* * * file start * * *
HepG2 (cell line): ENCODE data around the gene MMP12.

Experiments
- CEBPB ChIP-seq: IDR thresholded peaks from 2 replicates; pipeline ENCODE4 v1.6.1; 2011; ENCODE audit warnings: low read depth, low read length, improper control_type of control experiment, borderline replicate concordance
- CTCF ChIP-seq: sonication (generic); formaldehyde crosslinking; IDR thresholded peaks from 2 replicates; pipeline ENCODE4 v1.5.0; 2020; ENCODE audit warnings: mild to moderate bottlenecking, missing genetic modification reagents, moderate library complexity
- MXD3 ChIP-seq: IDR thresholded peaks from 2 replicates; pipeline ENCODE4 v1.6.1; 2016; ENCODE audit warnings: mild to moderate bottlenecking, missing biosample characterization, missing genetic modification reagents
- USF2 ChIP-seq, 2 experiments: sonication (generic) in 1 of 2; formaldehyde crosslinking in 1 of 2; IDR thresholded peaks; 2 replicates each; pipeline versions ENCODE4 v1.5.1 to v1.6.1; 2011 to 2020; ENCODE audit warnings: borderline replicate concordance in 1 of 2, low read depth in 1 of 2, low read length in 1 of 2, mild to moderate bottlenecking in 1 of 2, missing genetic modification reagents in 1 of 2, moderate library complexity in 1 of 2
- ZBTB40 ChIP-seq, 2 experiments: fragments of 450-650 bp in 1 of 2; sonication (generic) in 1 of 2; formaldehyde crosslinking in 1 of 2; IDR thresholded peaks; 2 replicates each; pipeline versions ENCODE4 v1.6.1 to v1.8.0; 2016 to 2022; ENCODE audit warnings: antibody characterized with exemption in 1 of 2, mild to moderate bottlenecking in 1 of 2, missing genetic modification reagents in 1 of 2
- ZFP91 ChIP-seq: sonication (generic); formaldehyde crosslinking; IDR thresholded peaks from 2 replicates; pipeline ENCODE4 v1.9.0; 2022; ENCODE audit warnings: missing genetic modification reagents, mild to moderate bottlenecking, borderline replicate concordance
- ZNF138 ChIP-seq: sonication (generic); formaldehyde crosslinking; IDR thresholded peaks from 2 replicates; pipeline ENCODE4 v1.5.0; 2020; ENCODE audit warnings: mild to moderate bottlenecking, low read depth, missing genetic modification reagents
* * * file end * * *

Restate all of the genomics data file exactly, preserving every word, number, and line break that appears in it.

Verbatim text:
HepG2 (cell line): ENCODE data around the gene MMP12.

Experiments
- CEBPB ChIP-seq: IDR thresholded peaks from 2 replicates; pipeline ENCODE4 v1.6.1; 2011; ENCODE audit warnings: low read depth, low read length, improper control_type of control experiment, borderline replicate concordance
- CTCF ChIP-seq: sonication (generic); formaldehyde crosslinking; IDR thresholded peaks from 2 replicates; pipeline ENCODE4 v1.5.0; 2020; ENCODE audit warnings: mild to moderate bottlenecking, missing genetic modification reagents, moderate library complexity
- MXD3 ChIP-seq: IDR thresholded peaks from 2 replicates; pipeline ENCODE4 v1.6.1; 2016; ENCODE audit warnings: mild to moderate bottlenecking, missing biosample characterization, missing genetic modification reagents
- USF2 ChIP-seq, 2 experiments: sonication (generic) in 1 of 2; formaldehyde crosslinking in 1 of 2; IDR thresholded peaks; 2 replicates each; pipeline versions ENCODE4 v1.5.1 to v1.6.1; 2011 to 2020; ENCODE audit warnings: borderline replicate concordance in 1 of 2, low read depth in 1 of 2, low read length in 1 of 2, mild to moderate bottlenecking in 1 of 2, missing genetic modification reagents in 1 of 2, moderate library complexity in 1 of 2
- ZBTB40 ChIP-seq, 2 experiments: fragments of 450-650 bp in 1 of 2; sonication (generic) in 1 of 2; formaldehyde crosslinking in 1 of 2; IDR thresholded peaks; 2 replicates each; pipeline versions ENCODE4 v1.6.1 to v1.8.0; 2016 to 2022; ENCODE audit warnings: antibody characterized with exemption in 1 of 2, mild to moderate bottlenecking in 1 of 2, missing genetic modification reagents in 1 of 2
- ZFP91 ChIP-seq: sonication (generic); formaldehyde crosslinking; IDR thresholded peaks from 2 replicates; pipeline ENCODE4 v1.9.0; 2022; ENCODE audit warnings: missing genetic modification reagents, mild to moderate bottlenecking, borderline replicate concordance
- ZNF138 ChIP-seq: sonication (generic); formaldehyde crosslinking; IDR thresholded peaks from 2 replicates; pipeline ENCODE4 v1.5.0; 2020; ENCODE audit warnings: mild to moderate bottlenecking, low read depth, missing genetic modification reagents